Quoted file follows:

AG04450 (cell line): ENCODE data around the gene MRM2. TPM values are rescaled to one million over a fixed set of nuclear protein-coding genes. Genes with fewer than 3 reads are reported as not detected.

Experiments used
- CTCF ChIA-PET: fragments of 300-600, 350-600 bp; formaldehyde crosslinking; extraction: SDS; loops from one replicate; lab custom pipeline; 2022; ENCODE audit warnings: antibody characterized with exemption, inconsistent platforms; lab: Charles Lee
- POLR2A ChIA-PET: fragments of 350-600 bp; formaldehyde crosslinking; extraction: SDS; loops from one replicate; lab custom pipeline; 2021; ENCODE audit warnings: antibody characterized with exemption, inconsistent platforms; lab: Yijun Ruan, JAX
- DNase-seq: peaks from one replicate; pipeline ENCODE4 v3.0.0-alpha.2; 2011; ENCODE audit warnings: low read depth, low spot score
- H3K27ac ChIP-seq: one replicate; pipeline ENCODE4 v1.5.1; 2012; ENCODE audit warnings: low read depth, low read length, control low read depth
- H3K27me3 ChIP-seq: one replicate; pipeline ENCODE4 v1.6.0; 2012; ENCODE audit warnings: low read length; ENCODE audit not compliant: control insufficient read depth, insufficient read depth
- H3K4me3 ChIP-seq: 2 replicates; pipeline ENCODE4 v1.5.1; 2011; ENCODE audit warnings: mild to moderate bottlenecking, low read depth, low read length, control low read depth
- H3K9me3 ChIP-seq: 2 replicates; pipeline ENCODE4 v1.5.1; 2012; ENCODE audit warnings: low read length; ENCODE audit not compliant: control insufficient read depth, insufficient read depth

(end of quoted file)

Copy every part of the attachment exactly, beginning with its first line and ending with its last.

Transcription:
AG04450 (cell line): ENCODE data around the gene MRM2. TPM values are rescaled to one million over a fixed set of nuclear protein-coding genes. Genes with fewer than 3 reads are reported as not detected.

Experiments used
- CTCF ChIA-PET: fragments of 300-600, 350-600 bp; formaldehyde crosslinking; extraction: SDS; loops from one replicate; lab custom pipeline; 2022; ENCODE audit warnings: antibody characterized with exemption, inconsistent platforms; lab: Charles Lee
- POLR2A ChIA-PET: fragments of 350-600 bp; formaldehyde crosslinking; extraction: SDS; loops from one replicate; lab custom pipeline; 2021; ENCODE audit warnings: antibody characterized with exemption, inconsistent platforms; lab: Yijun Ruan, JAX
- DNase-seq: peaks from one replicate; pipeline ENCODE4 v3.0.0-alpha.2; 2011; ENCODE audit warnings: low read depth, low spot score
- H3K27ac ChIP-seq: one replicate; pipeline ENCODE4 v1.5.1; 2012; ENCODE audit warnings: low read depth, low read length, control low read depth
- H3K27me3 ChIP-seq: one replicate; pipeline ENCODE4 v1.6.0; 2012; ENCODE audit warnings: low read length; ENCODE audit not compliant: control insufficient read depth, insufficient read depth
- H3K4me3 ChIP-seq: 2 replicates; pipeline ENCODE4 v1.5.1; 2011; ENCODE audit warnings: mild to moderate bottlenecking, low read depth, low read length, control low read depth
- H3K9me3 ChIP-seq: 2 replicates; pipeline ENCODE4 v1.5.1; 2012; ENCODE audit warnings: low read length; ENCODE audit not compliant: control insufficient read depth, insufficient read depth